Posted by: karisyd | July 25, 2016

Pokemon GO – impressions from my self-experiment

A couple of days ago I ended my short but intense excursion into the world of Pokemon GO. Here I am sharing some of my experiences which I want to use to challenge some of the myths about the game. For example, is Pokemon GO really an augmented reality phenomenon? Or will it improve exercise of its mostly younger fan base? What I will not do is provide an extensive game review. I am neither a game critic, nor a credible gamer (and the review would come rather late since much has been said already).

Let me start by saying that I am on holidays, so I had time to get into the game. And time is what is needed to play Pokemon GO seriously. As far as my own achievements go I made it to Level 14. That’s not bad but not good either. My main issue with the game is: I have more or less already done everything there is to do in the game, yet I have not reached a competitive level: I have collected lots of Pokemon (55 different ones, didn’t catch’em all of course), evolved them, trained them, did power ups, competed in gyms and held a few briefly, collected medals and heaps of stuff at Pokestops.

My most advanced Pokemon is a Vaporeon with CP1160 – again not bad but not good enough either. In order to be competitive in the game anything below Level 20 is not good enough. But here is the catch – it gets progressively and exponentially more “expensive” to climb up the level ladder. It cost me about 5 days of gaming and 85,000XP (experience points) to get to level 14. It requires a total of 210,000XP to get to level 20, 710,000XP to get to Level 25 (where many competitive players in busy locations sit) and a staggering 3,000,000XP to get to Level 32 (the highest anyone has made it yet).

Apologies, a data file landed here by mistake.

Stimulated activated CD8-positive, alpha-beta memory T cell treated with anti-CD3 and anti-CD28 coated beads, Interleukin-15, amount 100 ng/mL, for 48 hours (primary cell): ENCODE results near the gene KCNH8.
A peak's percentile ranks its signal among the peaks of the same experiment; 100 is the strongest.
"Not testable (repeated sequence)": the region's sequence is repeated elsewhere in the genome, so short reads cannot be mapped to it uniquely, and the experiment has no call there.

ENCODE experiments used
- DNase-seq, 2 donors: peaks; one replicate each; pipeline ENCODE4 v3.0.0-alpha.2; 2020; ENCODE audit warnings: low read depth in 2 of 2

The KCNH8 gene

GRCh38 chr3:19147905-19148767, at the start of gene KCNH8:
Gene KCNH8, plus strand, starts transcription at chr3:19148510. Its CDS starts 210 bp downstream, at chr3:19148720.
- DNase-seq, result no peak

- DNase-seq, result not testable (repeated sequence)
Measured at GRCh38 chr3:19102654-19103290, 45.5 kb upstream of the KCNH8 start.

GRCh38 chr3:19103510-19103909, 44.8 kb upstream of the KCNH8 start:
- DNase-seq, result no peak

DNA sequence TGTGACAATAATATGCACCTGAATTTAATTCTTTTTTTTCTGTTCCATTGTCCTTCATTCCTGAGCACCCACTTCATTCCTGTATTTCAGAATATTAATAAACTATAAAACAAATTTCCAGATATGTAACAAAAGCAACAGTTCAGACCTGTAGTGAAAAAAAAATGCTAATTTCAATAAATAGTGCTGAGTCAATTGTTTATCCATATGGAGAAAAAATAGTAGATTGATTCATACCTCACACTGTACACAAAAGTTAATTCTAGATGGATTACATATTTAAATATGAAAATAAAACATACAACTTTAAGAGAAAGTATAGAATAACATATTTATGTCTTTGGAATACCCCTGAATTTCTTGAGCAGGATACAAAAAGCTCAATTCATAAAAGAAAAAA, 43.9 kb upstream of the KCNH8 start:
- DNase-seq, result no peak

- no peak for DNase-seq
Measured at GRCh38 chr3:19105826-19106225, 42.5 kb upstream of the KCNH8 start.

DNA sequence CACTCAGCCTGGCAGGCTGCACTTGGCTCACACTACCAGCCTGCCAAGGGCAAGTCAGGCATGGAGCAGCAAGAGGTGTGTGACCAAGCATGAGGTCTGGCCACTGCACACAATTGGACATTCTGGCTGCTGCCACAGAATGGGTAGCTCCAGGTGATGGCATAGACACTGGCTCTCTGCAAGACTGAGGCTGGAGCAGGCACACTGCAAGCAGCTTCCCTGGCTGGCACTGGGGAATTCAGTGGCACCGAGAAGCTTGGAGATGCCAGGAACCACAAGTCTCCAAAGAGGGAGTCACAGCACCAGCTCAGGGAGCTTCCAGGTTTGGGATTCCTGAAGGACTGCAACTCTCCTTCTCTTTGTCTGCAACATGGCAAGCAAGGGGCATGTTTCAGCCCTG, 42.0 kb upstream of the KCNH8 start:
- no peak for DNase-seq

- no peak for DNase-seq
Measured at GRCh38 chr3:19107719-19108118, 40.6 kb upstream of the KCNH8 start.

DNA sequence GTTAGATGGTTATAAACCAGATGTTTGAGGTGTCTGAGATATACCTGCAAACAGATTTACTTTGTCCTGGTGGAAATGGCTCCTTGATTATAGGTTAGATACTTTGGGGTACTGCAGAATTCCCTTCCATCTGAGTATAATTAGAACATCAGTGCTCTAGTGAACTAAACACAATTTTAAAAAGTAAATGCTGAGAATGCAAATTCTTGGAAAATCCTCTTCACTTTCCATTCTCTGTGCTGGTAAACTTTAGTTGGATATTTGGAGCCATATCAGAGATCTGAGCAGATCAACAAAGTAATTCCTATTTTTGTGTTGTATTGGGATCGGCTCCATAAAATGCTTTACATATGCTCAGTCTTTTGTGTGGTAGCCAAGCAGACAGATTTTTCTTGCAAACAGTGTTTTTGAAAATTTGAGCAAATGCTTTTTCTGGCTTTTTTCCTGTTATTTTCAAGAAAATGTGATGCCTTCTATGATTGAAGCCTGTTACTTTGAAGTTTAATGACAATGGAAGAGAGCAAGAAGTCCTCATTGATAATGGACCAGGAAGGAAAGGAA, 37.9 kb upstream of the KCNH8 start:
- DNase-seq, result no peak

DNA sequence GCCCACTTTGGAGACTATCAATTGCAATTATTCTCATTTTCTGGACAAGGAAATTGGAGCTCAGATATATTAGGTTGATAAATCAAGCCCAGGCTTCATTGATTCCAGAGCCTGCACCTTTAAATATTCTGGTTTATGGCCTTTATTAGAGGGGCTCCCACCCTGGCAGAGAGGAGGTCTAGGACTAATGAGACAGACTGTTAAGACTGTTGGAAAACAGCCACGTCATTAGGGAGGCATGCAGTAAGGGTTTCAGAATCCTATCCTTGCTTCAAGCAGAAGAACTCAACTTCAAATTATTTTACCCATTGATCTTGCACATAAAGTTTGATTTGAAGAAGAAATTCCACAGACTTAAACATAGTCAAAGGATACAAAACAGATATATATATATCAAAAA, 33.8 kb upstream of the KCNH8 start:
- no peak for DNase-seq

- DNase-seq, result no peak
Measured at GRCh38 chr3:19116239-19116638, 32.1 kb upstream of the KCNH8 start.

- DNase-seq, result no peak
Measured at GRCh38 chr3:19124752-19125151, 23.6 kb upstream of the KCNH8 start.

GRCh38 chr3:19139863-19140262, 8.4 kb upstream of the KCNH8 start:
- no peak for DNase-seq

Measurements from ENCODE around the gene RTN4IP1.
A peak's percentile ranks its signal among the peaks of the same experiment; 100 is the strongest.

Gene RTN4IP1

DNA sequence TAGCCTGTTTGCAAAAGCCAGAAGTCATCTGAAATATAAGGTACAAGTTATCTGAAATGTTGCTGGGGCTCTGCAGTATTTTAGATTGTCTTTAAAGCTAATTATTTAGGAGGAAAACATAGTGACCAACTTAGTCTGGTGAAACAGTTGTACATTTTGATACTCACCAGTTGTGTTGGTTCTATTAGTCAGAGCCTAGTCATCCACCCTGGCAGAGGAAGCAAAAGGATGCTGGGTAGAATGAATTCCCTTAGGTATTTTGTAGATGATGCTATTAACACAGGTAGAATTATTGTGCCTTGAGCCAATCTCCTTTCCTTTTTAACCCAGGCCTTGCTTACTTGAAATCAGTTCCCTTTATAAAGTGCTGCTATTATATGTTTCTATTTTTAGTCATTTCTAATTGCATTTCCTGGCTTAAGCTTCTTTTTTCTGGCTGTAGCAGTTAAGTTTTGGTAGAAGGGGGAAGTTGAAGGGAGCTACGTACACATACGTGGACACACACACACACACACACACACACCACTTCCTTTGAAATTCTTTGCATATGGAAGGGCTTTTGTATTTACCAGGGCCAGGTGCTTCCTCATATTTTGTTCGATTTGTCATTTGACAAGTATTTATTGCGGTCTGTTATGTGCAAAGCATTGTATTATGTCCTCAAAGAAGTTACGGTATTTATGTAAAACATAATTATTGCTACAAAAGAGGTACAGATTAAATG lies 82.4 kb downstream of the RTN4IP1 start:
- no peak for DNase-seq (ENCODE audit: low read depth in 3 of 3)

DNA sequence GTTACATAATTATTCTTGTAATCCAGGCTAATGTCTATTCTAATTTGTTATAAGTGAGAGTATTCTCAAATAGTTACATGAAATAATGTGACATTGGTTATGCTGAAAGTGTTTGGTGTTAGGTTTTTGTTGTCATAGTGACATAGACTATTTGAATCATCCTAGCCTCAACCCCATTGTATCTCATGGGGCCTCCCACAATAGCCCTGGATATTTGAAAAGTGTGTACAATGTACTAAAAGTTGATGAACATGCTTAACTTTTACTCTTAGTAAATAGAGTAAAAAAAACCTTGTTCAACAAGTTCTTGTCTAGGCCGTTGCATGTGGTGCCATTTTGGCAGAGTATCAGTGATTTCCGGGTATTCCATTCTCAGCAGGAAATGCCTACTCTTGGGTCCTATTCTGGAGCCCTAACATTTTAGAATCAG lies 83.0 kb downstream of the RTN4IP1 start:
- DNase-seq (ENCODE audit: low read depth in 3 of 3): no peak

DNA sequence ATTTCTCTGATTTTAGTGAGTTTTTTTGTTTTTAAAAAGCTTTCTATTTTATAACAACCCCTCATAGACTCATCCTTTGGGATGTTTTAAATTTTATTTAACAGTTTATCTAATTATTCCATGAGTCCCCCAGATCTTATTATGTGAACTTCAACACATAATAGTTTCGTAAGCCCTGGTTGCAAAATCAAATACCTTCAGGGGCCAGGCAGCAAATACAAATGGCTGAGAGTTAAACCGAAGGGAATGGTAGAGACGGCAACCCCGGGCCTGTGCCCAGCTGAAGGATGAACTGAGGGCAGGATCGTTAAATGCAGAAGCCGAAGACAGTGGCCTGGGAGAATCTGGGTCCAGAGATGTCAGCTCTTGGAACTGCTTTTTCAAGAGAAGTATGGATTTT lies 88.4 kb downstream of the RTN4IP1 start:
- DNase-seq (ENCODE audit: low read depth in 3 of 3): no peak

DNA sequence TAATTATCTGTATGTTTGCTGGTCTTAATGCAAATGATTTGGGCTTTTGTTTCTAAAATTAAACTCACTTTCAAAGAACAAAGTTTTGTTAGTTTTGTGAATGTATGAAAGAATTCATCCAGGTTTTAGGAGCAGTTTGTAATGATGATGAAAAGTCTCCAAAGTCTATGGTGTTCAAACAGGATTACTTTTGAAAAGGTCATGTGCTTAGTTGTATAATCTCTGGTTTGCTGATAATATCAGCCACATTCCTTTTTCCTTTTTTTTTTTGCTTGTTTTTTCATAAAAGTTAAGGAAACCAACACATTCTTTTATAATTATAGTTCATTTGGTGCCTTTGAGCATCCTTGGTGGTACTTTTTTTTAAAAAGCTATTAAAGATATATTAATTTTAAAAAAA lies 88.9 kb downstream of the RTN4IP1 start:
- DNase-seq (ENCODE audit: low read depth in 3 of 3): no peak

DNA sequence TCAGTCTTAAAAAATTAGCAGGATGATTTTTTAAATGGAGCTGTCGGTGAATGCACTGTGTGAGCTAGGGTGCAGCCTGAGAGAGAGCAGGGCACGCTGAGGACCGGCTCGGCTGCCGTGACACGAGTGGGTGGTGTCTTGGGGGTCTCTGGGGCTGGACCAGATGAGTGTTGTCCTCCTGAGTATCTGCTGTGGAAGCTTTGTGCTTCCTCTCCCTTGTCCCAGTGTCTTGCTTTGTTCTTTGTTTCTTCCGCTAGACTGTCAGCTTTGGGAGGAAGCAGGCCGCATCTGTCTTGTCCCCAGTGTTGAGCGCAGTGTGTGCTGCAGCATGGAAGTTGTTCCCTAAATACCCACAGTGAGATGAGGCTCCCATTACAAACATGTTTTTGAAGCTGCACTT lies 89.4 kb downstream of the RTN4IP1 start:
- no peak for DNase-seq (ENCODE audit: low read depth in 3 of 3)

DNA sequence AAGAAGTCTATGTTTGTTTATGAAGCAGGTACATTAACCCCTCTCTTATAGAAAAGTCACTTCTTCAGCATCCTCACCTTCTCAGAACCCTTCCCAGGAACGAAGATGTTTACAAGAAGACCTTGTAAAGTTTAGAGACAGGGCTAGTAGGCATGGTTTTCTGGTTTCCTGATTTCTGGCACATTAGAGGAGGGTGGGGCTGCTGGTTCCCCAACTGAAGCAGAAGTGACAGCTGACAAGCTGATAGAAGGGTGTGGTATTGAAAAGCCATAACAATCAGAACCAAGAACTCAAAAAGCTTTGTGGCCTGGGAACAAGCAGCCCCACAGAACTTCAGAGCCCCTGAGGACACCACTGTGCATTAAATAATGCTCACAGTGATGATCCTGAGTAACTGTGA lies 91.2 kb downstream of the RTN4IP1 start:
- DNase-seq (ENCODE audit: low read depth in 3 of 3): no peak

In other words, the time commitment to be competitive in the game is insane. And it is mostly about time, there is no skill involved, and it gets very very repetitive. As I said, I have done (pretty much) everything there is to do in the game – from here on I would have to do the same things over and over again, so I called it quits. Have a read of this article by Dominic Knight in the Sydney Morning Herald who nicely puts in words this frustration.

At the same time Pokemon GO is strangely addictive. It sucks you in and is quite fun to play (if it wasn’t for the frequent bugs and server crashes – seriously, is this the biggest beta test ever?). Walking around, finding Pokemon, collecting stuff, evolving Pokemon can be very absorptive. It’s a very sticky game, for better and for worse. But is it augmented reality? Will it have lasting exercise benefits? Is it a collaborative game?

Augmented reality (AR)?

The idea behind augmented reality is to “enhance one’s current perception of reality”, usually by overlaying certain imagery or information over a view of the “real world”. We have all seen the pictures of Pokemon where they seemingly sit in the real world. But here is the catch – this is merely a gimmick in the game, no one in their right mind will use it. It sucks too much battery and the little buggers will move around wildly on the screen. So no serious gamer uses the ‘AR’ feature but the more conventional game screen.

Of course, Pokemon, Pokestops and Gyms are overlaid onto a Google Maps mashup of the real environment – but does that qualify as augmenting reality? I would say, yes, at first at least. It was quite exciting setting out trying to find Pokemon or Pokestops in my environment. But this sense of hunting Pokemon in the “real world” wears off quite quickly, at least it did for me.

What happened instead is that I frequently lost track of my real surroundings. It also didn’t matter that Pokestops showed photos of real landmarks – I swivelled them and moved on, collecting stuff and pushing on hunting more Pokemon to keep those XP and Stardust clocks ticking.